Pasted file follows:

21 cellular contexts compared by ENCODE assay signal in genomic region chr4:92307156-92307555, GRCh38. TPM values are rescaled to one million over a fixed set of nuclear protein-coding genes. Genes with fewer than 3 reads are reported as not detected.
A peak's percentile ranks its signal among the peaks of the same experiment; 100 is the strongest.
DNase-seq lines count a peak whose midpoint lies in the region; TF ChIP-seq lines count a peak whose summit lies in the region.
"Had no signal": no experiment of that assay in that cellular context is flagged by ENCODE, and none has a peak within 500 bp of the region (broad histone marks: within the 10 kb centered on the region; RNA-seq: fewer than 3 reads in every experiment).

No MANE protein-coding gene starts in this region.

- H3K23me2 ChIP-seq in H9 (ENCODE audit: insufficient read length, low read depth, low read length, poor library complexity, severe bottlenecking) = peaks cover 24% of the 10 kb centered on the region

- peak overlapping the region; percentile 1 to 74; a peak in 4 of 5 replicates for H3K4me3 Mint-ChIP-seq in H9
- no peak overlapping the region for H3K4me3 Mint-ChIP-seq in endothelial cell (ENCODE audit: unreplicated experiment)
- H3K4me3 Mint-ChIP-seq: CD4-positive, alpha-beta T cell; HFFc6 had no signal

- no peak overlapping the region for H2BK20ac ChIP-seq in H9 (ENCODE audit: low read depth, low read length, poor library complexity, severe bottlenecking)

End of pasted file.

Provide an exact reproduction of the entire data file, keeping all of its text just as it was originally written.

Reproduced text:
21 cellular contexts compared by ENCODE assay signal in genomic region chr4:92307156-92307555, GRCh38. TPM values are rescaled to one million over a fixed set of nuclear protein-coding genes. Genes with fewer than 3 reads are reported as not detected.
A peak's percentile ranks its signal among the peaks of the same experiment; 100 is the strongest.
DNase-seq lines count a peak whose midpoint lies in the region; TF ChIP-seq lines count a peak whose summit lies in the region.
"Had no signal": no experiment of that assay in that cellular context is flagged by ENCODE, and none has a peak within 500 bp of the region (broad histone marks: within the 10 kb centered on the region; RNA-seq: fewer than 3 reads in every experiment).

No MANE protein-coding gene starts in this region.

- H3K23me2 ChIP-seq in H9 (ENCODE audit: insufficient read length, low read depth, low read length, poor library complexity, severe bottlenecking) = peaks cover 24% of the 10 kb centered on the region

- peak overlapping the region; percentile 1 to 74; a peak in 4 of 5 replicates for H3K4me3 Mint-ChIP-seq in H9
- no peak overlapping the region for H3K4me3 Mint-ChIP-seq in endothelial cell (ENCODE audit: unreplicated experiment)
- H3K4me3 Mint-ChIP-seq: CD4-positive, alpha-beta T cell; HFFc6 had no signal

- no peak overlapping the region for H2BK20ac ChIP-seq in H9 (ENCODE audit: low read depth, low read length, poor library complexity, severe bottlenecking)